I love John Dickerson for the Slate Political Gabfest and his presidential history podcast, and now I love him for his recent cover story in The Atlantic about how the office of the presidency is broken and was so way before Trump:
His central thesis is something I’ve thought about for a while: that the job of being president has become too big and darn near impossible. Long gone are the days when the president could go hiking with John Muir for long stretches without an entourage (Theodore Roosevelt) or go on a golfing vacation during a natural catastrophe without getting excoriated for callousness (Eisenhower).
The unwritten job description has bloated so much that our collective expectations for the position have become absurdly high. Dickerson interviews lots of former White House staffers from recent administrations and captures a visceral sense of the ever-increasing workload and expectations they and their presidents had to deal with.
Though this problem has been growing since the latter 20th century, I noticed it acutely during Obama’s terms, which coincided with the emergence of social media as a new means of instant mass communication and the exacerbation of an already vacuous news cycle.
Here’s Dickinson on what Obama had to deal with immediately before and after the secret meetings about the operation to kill Osama bin Laden in the spring of 2011:
an education-policy speech; meetings with leaders from Denmark, Brazil, and Panama; meetings to avoid a government shutdown; a fund-raising dinner; a budget speech; a prayer breakfast; immigration-reform meetings; the announcement of a new national-security team; planning for his reelection campaign; and a military intervention in Libya.
Obama is a smart guy who is capable of compartmentalizing, but this is an insane workload. And that was just one week. Missing are all the speeches after mass shootings, campaigning, and other attendant trappings of the modern office.
And then came Trump:
The intensity of public feelings about President Trump makes it hard to measure him against the presidency. His breaks with tradition are so jarring, and the murmuration of tweets so thick, that debate about his behavior tends to be conducted on the plane of propriety and the president’s seeming disregard for it.
If Trump were a less divisive figure, we might view these lapses differently. We might consider that what looks like incompetence or impertinence on the part of the officeholder could also be evidence that the office itself is broken.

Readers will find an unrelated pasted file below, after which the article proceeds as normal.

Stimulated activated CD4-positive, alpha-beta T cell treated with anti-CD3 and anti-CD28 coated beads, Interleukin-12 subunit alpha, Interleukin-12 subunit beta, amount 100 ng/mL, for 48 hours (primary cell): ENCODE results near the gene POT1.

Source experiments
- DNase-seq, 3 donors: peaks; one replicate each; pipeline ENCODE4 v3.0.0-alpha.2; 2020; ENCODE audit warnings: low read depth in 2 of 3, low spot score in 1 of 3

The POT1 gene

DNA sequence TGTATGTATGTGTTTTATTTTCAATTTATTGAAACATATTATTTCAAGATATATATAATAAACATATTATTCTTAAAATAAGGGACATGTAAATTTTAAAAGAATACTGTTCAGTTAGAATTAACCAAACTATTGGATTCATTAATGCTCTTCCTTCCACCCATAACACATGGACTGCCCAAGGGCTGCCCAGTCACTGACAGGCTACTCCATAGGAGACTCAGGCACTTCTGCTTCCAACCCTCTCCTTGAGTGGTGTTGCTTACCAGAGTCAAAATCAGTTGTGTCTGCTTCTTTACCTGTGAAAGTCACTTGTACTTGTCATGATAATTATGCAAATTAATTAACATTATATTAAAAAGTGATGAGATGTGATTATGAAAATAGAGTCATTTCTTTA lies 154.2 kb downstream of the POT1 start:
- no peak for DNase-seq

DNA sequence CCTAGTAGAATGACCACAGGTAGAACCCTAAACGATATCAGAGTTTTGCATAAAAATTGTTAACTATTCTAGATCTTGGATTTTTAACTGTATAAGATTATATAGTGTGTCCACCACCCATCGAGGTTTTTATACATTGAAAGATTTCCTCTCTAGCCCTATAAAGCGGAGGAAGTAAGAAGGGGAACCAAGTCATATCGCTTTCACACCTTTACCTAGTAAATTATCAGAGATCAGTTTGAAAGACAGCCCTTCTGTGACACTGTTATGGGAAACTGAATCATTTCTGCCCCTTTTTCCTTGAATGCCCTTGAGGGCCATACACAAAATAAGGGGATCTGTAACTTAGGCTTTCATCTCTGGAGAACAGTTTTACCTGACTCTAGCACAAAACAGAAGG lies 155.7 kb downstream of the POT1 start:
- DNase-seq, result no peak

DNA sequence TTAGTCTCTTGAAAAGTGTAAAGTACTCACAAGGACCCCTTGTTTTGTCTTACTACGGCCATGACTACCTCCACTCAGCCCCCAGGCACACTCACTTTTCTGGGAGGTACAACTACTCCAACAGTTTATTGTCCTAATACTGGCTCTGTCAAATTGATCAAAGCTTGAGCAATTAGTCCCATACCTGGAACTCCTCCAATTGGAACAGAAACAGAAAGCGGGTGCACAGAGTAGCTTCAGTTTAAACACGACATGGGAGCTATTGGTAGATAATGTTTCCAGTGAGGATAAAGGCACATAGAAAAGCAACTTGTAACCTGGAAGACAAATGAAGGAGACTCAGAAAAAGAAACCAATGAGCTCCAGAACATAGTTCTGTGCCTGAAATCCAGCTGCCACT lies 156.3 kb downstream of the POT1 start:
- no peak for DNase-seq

So far Trump has upended a lot of the assumptions we’ve laid on the office of the president. In some ways this has been bad and downright nefarious (*insert about 724 scandals here*), but in another way I think it could be a blessing in disguise.
The presidency needed to change. That would have been true even if Clinton had won. Now that we’re stuck with this new reality, I think it should compel us to rethink a lot of what we’ve come to expect from the presidency.
Maybe we shouldn’t expect the occupant of the presidency to help with hurricane relief if he’s just going to swoop in for a photo-op.
Maybe we shouldn’t expect the occupant of the presidency to have a fully formed position on every domestic and foreign issue.
Maybe we shouldn’t treat the occupant of the presidency like the country’s surrogate daddy or CEO who’s untouchable by the rule of law.
This does not excuse Trump’s inexcusable behavior, which is well documented on this blog. Instead, we can view it as the straw that finally broke the presidency’s back. We ought to take this opportunity to reset our expectations about the office.
Dickerson has some ideas on how to do that: among them a non-pliant Congress, a strong Cabinet, empowered White House staff, a patient news media, an understanding public, and a self-possessed president.
If that lists strikes you as unrealistic or even absurd, you’re half right. Things change whether we expect them to or not. Here’s hoping changes to the presidency come to good.